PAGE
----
Virginia Fiennes, wife of explorer Sir Ranulph Fiennes and the inspiration behind some of his greatest adventures, has died after a short illness. Lady Virginia, aged 56, died in hospital in Exeter with her husband at her bedside. She was diagnosed with cancer in November, the day after her husband returned home from running seven marathons in seven days.

Born in Godalming, Surrey, in 1947, Virginia Pepper grew up in Sussex as a neighbour of the Fiennes. The chalk quarries at Amberley on the South Downs, which are now an industrial museum, had for 300 years been owned and worked by the Pepper family.

Ginny married army officer and adventurer Ranulph Fiennes in 1970. It was she who came up with the idea of a voyage around the world across both poles using only surface


Ranulph and Virginia Fiennes, accompanied by a small team, set off on the 35,000-mile journey from London in 1979. They finished the trip three years later, having

survived everything from a polar bear attack to severe desert sunburn.

As the mission's main

organiser, Virginia travelled much of the way with her husband - setting up and running bases at the North and South poles during the trek - and worked for the expedition from 1972 until 1985, when all its debts were finally paid off. In 1987, the Queen awarded Sir Ranulph and his wife the Polar Medal. Virginia was the first woman ever to receive the


Former recipients include explorers likes Captain Robert Scott and Ernest Shackleton. She was also the first woman ever to be voted into the

formerly all-male Antarctic Club.

Sir Ranulph Fiennes went on to mount more than 30 expeditions, including attempts to reach both poles unsupported. He suffered a heart attack and underwent bypass surgery last year. Months later, he ran seven marathons on six continents in seven days - he had meant to run on seven continents, but a planned Antarctic marathon had to be relocated because of bad weather.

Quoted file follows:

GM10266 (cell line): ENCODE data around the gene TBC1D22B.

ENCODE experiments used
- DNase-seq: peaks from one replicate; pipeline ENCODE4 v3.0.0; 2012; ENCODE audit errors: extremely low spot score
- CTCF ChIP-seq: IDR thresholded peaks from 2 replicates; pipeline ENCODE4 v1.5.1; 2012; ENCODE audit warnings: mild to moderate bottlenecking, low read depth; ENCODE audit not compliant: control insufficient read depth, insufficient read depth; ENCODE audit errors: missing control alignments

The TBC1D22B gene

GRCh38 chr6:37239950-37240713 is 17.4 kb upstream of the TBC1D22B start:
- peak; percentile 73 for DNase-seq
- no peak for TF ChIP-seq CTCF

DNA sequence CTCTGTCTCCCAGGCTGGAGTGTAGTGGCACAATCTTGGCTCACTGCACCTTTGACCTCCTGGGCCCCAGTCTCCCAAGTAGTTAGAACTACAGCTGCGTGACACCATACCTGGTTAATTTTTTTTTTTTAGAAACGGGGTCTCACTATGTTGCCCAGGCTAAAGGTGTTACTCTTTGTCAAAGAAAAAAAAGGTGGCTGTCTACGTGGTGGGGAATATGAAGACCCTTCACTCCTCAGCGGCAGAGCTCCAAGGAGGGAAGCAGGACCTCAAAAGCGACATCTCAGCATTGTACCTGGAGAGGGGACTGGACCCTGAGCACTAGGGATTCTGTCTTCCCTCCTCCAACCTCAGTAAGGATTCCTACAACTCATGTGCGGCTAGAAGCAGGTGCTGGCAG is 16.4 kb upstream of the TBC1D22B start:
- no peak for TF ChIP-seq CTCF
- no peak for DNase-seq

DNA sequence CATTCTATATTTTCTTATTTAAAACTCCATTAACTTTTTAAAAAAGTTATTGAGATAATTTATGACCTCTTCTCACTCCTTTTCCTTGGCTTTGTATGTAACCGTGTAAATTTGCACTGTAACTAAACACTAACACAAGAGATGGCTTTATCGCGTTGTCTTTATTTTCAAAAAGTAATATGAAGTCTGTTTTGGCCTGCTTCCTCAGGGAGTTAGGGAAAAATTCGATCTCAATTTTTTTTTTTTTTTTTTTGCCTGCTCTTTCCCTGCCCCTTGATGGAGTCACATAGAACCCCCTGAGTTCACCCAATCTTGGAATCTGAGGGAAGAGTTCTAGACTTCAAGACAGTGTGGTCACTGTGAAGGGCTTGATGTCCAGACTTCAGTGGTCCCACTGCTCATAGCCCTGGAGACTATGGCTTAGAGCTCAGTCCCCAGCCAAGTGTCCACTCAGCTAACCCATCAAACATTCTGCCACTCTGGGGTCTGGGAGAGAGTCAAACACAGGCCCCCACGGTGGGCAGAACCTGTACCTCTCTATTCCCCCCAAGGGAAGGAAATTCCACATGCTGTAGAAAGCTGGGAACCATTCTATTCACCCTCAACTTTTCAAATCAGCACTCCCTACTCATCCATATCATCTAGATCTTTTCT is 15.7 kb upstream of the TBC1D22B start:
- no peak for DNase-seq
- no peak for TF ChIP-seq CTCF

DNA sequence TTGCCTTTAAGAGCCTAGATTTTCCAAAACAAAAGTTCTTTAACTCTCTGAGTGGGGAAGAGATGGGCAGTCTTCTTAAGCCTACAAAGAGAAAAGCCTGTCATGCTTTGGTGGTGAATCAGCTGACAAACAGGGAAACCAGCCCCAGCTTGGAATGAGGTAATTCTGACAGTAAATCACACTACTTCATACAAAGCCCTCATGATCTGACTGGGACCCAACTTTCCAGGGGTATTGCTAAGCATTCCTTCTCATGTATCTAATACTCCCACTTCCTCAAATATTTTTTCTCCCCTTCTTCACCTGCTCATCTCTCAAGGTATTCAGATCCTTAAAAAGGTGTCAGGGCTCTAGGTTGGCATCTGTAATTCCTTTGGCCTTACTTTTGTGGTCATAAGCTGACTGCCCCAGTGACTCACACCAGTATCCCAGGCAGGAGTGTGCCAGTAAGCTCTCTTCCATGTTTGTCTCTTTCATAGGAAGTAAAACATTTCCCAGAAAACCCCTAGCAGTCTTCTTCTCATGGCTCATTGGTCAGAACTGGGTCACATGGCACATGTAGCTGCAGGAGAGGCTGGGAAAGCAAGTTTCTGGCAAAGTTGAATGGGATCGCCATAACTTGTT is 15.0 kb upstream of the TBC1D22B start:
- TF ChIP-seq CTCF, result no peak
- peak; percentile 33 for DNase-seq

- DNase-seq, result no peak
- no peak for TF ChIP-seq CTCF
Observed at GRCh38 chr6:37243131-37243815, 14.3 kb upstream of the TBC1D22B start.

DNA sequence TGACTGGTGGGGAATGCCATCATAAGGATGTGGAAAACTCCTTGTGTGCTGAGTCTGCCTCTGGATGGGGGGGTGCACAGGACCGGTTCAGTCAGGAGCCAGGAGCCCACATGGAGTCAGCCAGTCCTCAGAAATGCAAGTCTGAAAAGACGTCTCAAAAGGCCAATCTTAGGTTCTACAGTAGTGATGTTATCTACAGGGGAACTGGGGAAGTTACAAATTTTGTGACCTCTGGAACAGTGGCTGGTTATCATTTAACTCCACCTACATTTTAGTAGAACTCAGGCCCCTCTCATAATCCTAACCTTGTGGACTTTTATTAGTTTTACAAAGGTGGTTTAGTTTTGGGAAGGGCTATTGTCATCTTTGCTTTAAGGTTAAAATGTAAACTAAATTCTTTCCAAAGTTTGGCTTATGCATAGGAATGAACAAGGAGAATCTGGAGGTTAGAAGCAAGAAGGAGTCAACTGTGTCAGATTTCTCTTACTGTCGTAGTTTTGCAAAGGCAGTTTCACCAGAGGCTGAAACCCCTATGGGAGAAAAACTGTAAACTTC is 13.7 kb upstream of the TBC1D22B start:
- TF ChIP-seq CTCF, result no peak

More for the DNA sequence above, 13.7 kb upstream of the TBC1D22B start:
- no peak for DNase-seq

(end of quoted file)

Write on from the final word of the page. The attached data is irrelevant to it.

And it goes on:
The explorer and his wife were childhood sweethearts and met when Sir Ranulph was 12 and she was aged nine, when their families lived in the same Sussex village.

As they grew up, they fell in love and the adventurer, then a 21-year-old lieutenant in the Royal Scots Greys, used to climb on to her school roof for secret meetings.

Interviewed in 1998, Sir Ranulph said: ''Ginny's the

single most important thing in my life. The expeditions, projects and farm would lose their point without her. She's not only my wife, but a sister and friend.''

His wife added: ''I'm not the sort to throw myself on the floor and burst into tears each time he sets off on one of his expeditions.

''I married Ran knowing what he's like and what he does. I just keep extremely busy. And because I've been on polar expeditions with him, I can relate to what he's doing.''

When she wasn't accompanying her husband on his adventures, she was a breeder of pedigree Aberdeen Angus cattle and Black Welsh Mountain sheep on their farm in Exmoor, Devon.

The couple had no children.

Lady Virginia Fiennes; born July 9,1947; died February 20, 2004.